Cream Finance Crosses $300M in Deposits

Cream Finance Crosses $300M in Deposits

September 22, 2020 Decentralized Finance DeFi 0

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Cream Finance Crosses $300M in Deposits

By Cooper Turley

What happens when you fork Compound and add lending pools for DeFi’s most degen assets? You get Cream Finance.

In under a month since launch, Cream has aggregated more than $300M in TVL, according to DeFi Pulse, largely thanks to CREAM liquidity mining rewards.

Image source: DeFi Pulse

What started as a lending protocol for trendy DeFi tokens like SUSHI, yETH, and yyCRV has quickly blossomed into a vibrant market of 19 assets and counting, many of which are only available for lending on Cream. 

Governed by CREAM, a token boasting a fully diluted market cap of $2.5B, the YOLO protocol is undergoing a suite of proposals to further lock (or even burn) a vast majority of the outstanding supply to fall more in line with its circulating market cap of $100M.

More than Lending

Last week, Cream unveiled C.R.E.A.M Swap, a native AMM allowing traders to enter and exit convoluted DeFi strategies without having to unwrap, unstake and sell positions composed of numerous assets across a multitude of protocols.

For example, users can go from yyCRV, a liquidity provision in Curve staked via a yEarn yVault, directly to USDC, rather than having to unstake and withdraw for ~$100 in gas.

As to be expected, liquidity providers in select pools are now earning CREAM rewards, currently averaging ~1000% APY at the time of writing. To note: Annual yields often exaggerate actual earnings, as it’s unlikely returns will remain stable.



Contributor: Fernando MartinelliCo-founder & CEO at Balancer Labs

  • The first ever initial token sale on a Balancer Liquidity Bootstrapping Pool (LBP) was held from Sept. 9-11, as the team launched the PERP token. The offering validated LBPs as an effective mechanism for running a decentralized token sale with fair competition, even token distribution, and healthy price discovery with minimized volatility.

Source: team
  • As intended, the LBP neutralized advantages that bots typically have over analog human investors in token sales, by shifting incentives from buying immediately to waiting for the market to determine a fair price. This is exemplified by a likely automated purchase made at the start of the sale that was subsequently sold back at a loss. A total of 1,355 investors participated, with the vast majority appearing to be long-tail investors accumulating relatively modest quantities of PERP. Only 8 participants accumulated more than 1% of the PERP tokens sold, with the largest stack amounting to 4.1%. The order sizes seen in the chart below indicate that some whales were involved, but most orders were within the reach of typical investors. Order sizes chart:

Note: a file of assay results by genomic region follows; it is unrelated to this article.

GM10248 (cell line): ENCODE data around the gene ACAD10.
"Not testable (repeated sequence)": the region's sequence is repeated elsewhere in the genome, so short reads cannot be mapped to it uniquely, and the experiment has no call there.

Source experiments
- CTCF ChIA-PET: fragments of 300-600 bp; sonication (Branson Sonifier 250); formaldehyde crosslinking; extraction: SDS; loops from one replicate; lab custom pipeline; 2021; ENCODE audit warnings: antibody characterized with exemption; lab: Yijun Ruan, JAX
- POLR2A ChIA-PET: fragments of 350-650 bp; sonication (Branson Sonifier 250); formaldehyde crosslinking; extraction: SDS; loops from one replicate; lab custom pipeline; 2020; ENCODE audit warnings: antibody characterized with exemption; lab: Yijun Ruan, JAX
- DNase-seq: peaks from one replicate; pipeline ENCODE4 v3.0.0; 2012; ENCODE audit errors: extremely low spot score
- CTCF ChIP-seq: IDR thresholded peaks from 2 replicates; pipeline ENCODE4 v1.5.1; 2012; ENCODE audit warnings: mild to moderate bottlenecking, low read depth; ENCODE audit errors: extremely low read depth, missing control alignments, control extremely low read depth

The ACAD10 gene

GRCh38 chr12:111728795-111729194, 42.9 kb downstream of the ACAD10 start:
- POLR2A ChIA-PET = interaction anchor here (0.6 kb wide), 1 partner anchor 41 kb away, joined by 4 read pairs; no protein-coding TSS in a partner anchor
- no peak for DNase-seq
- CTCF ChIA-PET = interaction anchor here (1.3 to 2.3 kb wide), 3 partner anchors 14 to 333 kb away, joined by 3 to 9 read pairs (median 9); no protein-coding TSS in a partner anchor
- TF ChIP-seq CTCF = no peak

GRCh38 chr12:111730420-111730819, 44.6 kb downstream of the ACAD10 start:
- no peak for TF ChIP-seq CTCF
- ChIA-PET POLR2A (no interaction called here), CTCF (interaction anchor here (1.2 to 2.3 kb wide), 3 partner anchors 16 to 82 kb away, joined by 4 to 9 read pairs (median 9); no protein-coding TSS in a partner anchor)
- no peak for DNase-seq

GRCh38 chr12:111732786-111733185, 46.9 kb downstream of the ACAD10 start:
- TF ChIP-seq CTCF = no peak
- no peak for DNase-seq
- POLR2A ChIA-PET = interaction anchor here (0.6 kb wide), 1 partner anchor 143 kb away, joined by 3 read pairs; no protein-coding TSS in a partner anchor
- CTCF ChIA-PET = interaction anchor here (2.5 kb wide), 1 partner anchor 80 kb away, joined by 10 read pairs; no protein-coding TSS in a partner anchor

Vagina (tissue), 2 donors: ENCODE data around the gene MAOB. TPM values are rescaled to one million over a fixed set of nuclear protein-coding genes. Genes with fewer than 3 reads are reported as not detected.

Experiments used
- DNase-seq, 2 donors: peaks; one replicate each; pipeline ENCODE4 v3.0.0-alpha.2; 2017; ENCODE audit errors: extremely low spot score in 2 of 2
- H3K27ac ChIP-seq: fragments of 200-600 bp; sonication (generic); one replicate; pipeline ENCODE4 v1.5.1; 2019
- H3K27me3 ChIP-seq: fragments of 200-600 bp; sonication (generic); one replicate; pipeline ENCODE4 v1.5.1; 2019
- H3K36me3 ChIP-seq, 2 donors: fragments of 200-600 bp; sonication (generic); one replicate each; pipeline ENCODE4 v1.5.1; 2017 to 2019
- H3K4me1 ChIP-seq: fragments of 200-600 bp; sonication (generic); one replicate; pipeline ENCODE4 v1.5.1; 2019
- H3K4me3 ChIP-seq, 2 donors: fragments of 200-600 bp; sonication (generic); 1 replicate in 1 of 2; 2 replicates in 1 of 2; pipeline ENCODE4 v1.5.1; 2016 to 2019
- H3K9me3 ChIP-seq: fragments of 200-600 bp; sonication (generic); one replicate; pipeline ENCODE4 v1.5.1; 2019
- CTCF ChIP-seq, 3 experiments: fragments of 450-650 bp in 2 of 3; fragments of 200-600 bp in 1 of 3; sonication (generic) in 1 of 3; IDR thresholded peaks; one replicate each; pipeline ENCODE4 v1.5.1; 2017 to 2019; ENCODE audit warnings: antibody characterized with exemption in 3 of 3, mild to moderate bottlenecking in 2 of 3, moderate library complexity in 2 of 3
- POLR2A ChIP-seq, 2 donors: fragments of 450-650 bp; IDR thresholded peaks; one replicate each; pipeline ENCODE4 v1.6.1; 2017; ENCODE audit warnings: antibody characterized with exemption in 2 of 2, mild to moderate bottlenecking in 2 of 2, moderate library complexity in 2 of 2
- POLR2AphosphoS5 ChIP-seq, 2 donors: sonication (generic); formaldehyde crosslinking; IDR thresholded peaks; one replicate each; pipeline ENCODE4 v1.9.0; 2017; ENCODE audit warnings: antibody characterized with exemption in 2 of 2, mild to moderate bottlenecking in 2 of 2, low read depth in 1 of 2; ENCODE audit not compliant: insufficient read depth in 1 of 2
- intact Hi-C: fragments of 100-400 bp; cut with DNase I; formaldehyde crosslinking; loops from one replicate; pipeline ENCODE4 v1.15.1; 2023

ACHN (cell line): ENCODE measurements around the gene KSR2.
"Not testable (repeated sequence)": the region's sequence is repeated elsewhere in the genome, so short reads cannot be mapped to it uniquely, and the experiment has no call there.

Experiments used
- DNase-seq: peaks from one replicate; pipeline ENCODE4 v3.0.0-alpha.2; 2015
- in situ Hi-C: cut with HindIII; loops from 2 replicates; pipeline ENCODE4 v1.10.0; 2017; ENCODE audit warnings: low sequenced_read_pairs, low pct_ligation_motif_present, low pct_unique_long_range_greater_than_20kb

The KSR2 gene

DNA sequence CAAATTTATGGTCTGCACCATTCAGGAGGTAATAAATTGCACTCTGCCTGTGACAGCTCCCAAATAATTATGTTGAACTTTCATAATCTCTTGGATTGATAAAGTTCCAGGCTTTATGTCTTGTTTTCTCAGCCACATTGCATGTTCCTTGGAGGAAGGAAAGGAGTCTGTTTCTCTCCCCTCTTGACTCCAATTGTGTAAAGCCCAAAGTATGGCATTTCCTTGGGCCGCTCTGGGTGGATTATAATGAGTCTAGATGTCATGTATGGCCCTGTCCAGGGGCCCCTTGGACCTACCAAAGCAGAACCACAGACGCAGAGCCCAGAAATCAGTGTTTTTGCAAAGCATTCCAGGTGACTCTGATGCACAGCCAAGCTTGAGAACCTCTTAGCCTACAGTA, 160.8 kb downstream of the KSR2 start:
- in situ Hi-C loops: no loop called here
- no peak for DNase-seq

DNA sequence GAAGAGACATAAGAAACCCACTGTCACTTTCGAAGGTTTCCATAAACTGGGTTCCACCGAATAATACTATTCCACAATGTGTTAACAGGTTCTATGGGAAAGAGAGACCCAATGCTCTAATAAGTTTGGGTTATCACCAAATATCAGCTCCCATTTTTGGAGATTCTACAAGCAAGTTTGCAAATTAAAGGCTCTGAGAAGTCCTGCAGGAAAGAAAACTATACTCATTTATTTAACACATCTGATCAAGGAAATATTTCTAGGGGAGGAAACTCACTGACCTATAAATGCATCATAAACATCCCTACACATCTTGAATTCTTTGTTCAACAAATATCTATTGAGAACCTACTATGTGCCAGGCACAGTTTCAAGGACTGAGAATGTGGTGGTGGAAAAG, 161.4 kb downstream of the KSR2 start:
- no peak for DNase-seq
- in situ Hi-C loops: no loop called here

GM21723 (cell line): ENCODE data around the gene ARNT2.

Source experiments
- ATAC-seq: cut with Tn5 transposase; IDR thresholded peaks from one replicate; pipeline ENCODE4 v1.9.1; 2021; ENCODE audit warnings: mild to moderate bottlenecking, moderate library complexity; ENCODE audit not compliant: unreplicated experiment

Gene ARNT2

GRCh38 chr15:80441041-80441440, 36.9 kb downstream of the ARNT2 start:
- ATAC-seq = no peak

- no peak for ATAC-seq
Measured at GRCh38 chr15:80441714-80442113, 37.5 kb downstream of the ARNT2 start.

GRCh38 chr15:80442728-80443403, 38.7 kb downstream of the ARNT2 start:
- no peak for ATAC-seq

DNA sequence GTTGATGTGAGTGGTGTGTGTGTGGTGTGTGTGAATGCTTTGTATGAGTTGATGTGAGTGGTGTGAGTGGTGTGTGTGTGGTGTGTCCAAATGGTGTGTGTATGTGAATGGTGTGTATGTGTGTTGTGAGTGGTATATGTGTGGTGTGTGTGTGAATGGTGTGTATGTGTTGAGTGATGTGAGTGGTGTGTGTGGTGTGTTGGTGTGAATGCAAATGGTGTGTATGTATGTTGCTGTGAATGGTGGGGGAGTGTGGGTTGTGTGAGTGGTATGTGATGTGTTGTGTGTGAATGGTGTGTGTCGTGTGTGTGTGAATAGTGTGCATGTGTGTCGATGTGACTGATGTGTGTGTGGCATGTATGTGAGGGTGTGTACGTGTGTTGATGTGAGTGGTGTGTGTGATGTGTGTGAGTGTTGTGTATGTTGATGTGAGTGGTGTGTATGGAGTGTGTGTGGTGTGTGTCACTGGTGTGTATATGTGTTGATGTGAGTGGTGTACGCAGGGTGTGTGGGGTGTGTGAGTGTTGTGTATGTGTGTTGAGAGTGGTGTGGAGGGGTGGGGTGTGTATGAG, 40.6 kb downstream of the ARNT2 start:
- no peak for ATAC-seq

Source: team
  • The PERP LBP achieved starkly different price discovery compared to recent token offerings such as UMA and BZRX, which were sold via Initial Uniswap Offering (IUO). The PERP sale, which lasted 3 days, reached its lowest price of 1.058 USDC approximately 12 hours after the sale began; subsequently reaching a high of 2.304 USDC about 33 hours into the sale, resulting in a delta of 118% from trough to peak before settling on a final price of 2.076 USDC. In contrast, the UMA token sale reached a high 500% above its opening price in less than 10 minutes, while BZRX soared 1,200% within the first 60 seconds of its sale. Here is a chart of the PERP token price as the sale unfolded:

Source: team
  • Zooming out on the DeFi ecosystem, Balancer currently ranks #3 in the space with the lowest price-to-sales ratio (calculated via TokenTerminal’s methodology: fully diluted market cap divided by annualized revenue) at 17.8x (lower is better!); ahead of Kyber Network (#4) and the Ethereum network (#5). It currently sits behind only SushiSwap (#1) and Uniswap (#2). Looking a little closer, however, Balancer’s price to sales ratio is actually even lower. While it’s true that 100M is the maximum theoretical BAL supply, this amount will likely never be reached. As a point of reference, growth companies commonly trade at price-to-earnings ratios of 100+.